Healing in the Cracks of Brokenness

“There comes a point in Addiction when you realize that you are committing suicide, just in a

slow, drawn out process.”

John Steakley speaks from his own experience, having walked the tough road of recovery from a substance use disorder. What began as a solution to everyday work stress and anxiety, resulted in a dependency on alcohol, and ultimately an addiction. John found himself in a cycle: looking for alcohol and prescription drugs to solve inward turmoil. As a husband, father, and friend, he sought to conceal his habits, disconnecting the many doctor visits regarding loss of energy and stomach ailment to his overuse of alcohol. It was in attempts to cope with the cycle of anxiety that substances took the place of true healing. This numbing and hiding could not go on forever and ultimately brought John to a place where he could hide no longer. He began to invite his wife and friends into his struggle. He speaks on this saying, “When everyone was on the same page, I couldn’t hide everything.”

After entering recovery for the first time, John found himself struggling with relapse and lack of personal solution to his substance abuse. John states, “I realized this was not something I could handle on my own will power and something I could not do for other people, but rather something I have to do for myself so as to become the husband, father and friend that I am supposed to be.” When the order was right, healing came. This shift in perspective was the necessary pivot toward sobriety and full recovery. The first step of the recovery process is “Admit You are Powerless.” This realization is something that we all must come to terms with, regardless of the presence of substance use or not. It is through John’s humility that true healing surfaced. Redemption always seems to find its way into the cracks of our brokenness.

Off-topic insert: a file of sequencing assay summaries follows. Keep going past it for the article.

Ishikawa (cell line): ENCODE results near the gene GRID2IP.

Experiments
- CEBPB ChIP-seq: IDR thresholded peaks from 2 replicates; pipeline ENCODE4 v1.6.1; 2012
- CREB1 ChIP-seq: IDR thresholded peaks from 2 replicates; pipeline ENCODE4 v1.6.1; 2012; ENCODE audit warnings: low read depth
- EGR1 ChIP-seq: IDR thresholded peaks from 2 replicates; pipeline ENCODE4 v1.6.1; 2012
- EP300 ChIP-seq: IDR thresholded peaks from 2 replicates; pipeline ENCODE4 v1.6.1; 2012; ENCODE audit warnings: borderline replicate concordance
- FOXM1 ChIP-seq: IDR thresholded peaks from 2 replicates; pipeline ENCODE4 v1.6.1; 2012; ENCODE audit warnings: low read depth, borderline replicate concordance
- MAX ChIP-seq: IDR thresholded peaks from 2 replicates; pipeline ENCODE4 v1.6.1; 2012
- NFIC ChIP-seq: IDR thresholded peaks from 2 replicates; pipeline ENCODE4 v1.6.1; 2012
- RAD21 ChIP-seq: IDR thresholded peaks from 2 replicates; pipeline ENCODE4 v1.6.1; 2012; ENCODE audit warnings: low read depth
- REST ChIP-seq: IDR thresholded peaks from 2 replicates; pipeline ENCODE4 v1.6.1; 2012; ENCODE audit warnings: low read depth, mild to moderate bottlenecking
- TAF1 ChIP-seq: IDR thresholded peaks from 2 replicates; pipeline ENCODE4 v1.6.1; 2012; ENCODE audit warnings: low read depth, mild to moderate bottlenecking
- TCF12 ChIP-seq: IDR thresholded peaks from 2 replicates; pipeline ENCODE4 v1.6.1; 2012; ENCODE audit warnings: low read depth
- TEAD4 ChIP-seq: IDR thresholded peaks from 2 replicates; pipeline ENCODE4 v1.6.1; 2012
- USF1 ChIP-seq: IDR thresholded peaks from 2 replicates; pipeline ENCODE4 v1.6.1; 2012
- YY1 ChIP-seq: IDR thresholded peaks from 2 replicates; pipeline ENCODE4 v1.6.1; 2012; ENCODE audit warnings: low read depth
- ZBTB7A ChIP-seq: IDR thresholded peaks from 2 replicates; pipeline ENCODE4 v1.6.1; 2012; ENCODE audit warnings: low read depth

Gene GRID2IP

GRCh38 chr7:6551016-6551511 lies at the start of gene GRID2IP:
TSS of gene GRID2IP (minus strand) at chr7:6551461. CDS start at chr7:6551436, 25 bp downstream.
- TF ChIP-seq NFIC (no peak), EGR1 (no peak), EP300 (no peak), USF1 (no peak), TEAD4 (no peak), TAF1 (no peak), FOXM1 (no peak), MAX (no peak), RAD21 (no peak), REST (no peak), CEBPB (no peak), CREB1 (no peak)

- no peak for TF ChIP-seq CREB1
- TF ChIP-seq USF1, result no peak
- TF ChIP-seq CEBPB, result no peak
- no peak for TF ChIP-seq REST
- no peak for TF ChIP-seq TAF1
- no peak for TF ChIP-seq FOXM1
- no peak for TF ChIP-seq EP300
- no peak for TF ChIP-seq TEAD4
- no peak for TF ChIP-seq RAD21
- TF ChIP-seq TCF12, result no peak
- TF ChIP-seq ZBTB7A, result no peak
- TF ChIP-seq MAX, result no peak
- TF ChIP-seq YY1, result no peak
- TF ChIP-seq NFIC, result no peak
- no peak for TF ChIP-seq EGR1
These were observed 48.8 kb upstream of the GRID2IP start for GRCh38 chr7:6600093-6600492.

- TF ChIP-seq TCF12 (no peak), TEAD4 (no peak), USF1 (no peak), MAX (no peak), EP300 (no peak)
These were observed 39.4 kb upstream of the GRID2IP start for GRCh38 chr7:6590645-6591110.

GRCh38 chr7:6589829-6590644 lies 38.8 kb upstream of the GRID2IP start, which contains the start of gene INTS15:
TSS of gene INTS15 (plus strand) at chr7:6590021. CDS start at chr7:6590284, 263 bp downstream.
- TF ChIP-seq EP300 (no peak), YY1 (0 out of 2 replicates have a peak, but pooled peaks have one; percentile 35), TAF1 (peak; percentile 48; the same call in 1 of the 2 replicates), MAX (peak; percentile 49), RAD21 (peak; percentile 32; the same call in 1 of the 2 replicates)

John’s redemption story came in the form of the ministry, Unbound Grace. John explains the heart of this ministry saying, “You have recovery, you have the sober living, but there seemed to be a distant gap between these two places to going back to the context of your real life.” Following a period of praying, seeking wisdom, and trying to find a place that met this need, John and some trusted friends began Unbound Grace. “The purpose of this ministry is to help people find recovery in the context of their real life.” John and his team accomplish this through one-on-one discipleship counseling, meetings, and consulting with families. This team atmosphere creates a unique space for people to come and learn how to bridge the gap between recovery and the normal rhythms of life. John’s willingness and courage to share his story and weakness has brought healing and redemption not only for himself, but others.

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